View Full Version : What do I need to cut and how do I bullnose granite tile
08-01-2004, 01:45 AM
I am about to start a project of making a granite tile counter top and installing travertine floor tiles in the entire first floor. While I have installed ceramic tiles before, I have never installed stone.
What type of tile saw and blade do I need? Are the rentals at home depot sufficient?
What should I be aware of when cutting granite and travertine tile?
How do I bullnose the granite tile? Do I need a special grinding tool and/or bit? How do I get the polish?
What are the 123 do's and don'ts to stone tile installation?
08-01-2004, 12:37 PM
Welcome abaord, Vinny. :)
For a granite countertop job is it usually easier and cheaper to use pre-made granite bullnose or to have a local fabricating shop do the bullnosing for you. Buy the time you made the necessary investment in tools you would more than have paid for the bullnosing work.
To do a travertine job that large I would suggest you buy a ten-inch tile saw and sell it when you've finished. Renting a saw for that much work will eat you alive. The Felker FTS-150 is a good quality, low-price tool. Click the Felker banner at the top of the page. :)
Concrete slab or wood subfloor?
08-01-2004, 01:07 PM
Yeah Vinnie, John's right. I spent $750 on a profiling blade and a wet polisher so I could make BN for this job I had. Of course I had to make about 200 pieces of various material, but now I can make BN for any job if the people are willing to pay. Besides it's not so easy to do. ;)
08-01-2004, 03:17 PM
Thanks for your reply
The subfloor is concrete slab.
08-01-2004, 03:22 PM
Currently the popular pattern of installing the travertine tile is in a diamond pattern. This would require a tremendous amount of cutting from what I imagine.
Is there a way to reduce the cutting?
How should I set it up to maintain a uniform pattern? What do you recommend for alignment?
08-02-2004, 12:14 AM
I would suggest that you look into yourself and choose a pattern that will please you. Fashions change and tile is set in some form of concrete. It is expensive and disruptive to replace. Personally A diamond pattern that would include cutting would leave you with narrow diamonds - a harlequin type graphic. Sort of busy by my unsolicited opinion. :shades: Setting squares on a diagonal rather than perpendicular to the walls is often done to make smaller spaces feel larger.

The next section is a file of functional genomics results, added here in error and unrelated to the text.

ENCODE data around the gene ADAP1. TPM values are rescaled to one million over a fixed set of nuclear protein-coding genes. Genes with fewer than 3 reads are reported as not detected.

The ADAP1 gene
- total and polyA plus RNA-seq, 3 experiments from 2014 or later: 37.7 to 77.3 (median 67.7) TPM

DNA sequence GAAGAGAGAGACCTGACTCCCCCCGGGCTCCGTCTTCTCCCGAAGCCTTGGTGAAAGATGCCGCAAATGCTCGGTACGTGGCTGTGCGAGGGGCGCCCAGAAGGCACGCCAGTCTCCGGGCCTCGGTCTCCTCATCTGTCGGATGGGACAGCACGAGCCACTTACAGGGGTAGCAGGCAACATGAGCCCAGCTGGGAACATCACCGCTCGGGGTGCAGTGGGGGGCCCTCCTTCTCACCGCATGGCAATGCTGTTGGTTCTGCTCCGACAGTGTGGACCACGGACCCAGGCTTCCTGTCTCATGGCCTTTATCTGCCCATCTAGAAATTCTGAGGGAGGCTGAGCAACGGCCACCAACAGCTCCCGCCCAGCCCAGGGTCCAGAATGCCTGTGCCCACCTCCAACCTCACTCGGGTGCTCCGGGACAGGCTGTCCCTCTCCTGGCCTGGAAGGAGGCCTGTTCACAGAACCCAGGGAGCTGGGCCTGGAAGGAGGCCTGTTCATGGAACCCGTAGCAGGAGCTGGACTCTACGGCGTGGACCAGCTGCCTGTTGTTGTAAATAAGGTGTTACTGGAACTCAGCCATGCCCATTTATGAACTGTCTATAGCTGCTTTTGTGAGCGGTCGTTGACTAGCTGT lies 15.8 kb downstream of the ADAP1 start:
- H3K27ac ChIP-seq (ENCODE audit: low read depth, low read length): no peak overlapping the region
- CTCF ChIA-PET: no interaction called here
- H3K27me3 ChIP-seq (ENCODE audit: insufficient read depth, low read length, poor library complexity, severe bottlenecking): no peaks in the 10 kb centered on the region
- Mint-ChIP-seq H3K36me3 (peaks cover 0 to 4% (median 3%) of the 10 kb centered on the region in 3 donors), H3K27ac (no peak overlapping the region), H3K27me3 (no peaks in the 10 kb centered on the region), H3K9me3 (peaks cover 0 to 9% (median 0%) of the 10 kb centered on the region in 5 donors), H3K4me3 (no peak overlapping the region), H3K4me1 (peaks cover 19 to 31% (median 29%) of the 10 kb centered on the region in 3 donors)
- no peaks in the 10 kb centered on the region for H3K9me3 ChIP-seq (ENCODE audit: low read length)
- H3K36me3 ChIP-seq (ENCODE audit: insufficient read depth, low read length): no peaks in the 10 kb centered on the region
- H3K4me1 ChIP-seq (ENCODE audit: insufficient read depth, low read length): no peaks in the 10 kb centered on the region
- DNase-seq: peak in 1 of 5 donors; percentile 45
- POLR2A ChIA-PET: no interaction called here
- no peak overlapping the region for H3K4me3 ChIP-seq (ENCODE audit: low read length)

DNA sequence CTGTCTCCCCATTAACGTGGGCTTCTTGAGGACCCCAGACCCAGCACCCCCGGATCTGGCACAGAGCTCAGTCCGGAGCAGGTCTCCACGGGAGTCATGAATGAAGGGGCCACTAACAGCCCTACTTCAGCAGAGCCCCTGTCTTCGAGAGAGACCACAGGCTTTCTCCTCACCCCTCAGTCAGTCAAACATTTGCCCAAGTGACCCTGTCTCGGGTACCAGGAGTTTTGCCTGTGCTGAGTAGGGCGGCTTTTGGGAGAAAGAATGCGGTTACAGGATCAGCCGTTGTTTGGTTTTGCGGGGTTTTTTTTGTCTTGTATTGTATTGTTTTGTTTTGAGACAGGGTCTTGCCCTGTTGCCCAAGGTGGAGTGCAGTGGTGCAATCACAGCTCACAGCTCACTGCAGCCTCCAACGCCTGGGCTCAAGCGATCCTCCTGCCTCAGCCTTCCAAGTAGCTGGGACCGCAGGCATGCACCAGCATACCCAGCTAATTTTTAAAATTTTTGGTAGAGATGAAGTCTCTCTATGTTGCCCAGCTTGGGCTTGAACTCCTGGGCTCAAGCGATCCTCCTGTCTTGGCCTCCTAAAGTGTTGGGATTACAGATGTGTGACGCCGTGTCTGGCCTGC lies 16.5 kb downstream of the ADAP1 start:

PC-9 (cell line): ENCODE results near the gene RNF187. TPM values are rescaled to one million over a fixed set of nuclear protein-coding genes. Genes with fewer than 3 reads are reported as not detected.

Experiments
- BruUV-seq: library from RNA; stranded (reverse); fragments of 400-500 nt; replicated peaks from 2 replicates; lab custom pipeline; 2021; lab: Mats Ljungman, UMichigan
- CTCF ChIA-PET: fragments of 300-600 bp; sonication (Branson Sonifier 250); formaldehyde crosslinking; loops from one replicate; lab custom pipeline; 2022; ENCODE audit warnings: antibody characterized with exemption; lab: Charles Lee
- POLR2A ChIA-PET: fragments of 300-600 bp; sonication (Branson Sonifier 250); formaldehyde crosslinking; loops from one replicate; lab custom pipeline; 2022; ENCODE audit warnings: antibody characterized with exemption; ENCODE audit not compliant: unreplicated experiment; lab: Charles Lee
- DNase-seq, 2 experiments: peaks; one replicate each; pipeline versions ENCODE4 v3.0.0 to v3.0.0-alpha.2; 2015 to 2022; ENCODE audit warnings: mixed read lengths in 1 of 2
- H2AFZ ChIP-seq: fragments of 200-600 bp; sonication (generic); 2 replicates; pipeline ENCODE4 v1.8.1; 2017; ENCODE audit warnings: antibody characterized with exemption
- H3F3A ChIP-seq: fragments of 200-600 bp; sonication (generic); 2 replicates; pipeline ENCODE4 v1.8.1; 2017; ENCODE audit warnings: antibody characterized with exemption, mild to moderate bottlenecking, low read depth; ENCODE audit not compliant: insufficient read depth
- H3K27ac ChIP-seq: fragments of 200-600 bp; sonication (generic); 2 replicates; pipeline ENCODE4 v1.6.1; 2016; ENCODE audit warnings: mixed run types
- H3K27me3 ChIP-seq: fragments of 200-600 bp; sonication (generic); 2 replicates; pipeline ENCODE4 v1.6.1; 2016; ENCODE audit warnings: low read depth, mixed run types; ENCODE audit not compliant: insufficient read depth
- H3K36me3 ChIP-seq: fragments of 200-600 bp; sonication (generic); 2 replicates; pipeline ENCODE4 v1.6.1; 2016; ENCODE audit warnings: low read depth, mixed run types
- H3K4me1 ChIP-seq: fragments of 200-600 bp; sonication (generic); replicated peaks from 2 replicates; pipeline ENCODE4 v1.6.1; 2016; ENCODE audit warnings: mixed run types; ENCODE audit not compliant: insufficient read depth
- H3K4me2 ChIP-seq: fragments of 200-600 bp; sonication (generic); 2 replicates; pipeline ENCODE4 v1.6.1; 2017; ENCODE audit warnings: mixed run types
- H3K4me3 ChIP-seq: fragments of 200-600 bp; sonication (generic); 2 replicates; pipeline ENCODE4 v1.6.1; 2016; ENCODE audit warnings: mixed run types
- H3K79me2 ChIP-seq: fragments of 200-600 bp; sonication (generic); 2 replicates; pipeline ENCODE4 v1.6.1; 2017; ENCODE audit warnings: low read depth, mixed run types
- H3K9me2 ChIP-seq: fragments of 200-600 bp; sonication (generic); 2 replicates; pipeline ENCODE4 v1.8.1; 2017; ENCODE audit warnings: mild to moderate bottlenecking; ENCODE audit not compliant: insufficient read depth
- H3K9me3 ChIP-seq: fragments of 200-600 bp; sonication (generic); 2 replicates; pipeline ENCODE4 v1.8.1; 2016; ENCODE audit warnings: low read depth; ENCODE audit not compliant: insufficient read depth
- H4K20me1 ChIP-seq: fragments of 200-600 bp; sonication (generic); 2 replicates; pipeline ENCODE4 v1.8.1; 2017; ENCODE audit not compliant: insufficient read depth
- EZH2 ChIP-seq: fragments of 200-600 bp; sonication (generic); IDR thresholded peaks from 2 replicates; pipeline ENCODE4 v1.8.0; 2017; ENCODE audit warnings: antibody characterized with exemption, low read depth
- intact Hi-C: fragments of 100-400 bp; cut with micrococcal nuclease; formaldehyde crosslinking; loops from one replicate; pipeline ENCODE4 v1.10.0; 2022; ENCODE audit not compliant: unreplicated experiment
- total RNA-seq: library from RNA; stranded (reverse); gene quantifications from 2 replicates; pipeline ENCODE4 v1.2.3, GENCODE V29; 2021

You're in Orange County - Bedrosians.com has several patterns on their website. I like the versailles pattern - an old world touch. I love the ancient quality of that pattern. There is a showroom on State College Blvd in Anaheim. As a matter of fact teh last time I was down there - there are a lot of tile and stone vendors concentrated in a few blocks along state college.
Captain Kirk out
God is Love
08-03-2004, 06:03 PM
Thanks for the information. Yes, I am aware of Tile Mile in Anahiem, CA, it's about 40 tiles distributors along a mile stretch of road. I have been able to get great pricing on stone there. All of the showrooms now display tile laid out diagonally to the wall versus the traditional square reference. Thank's for your advise about fad styles of laying stone and will check out the website you've recommended.
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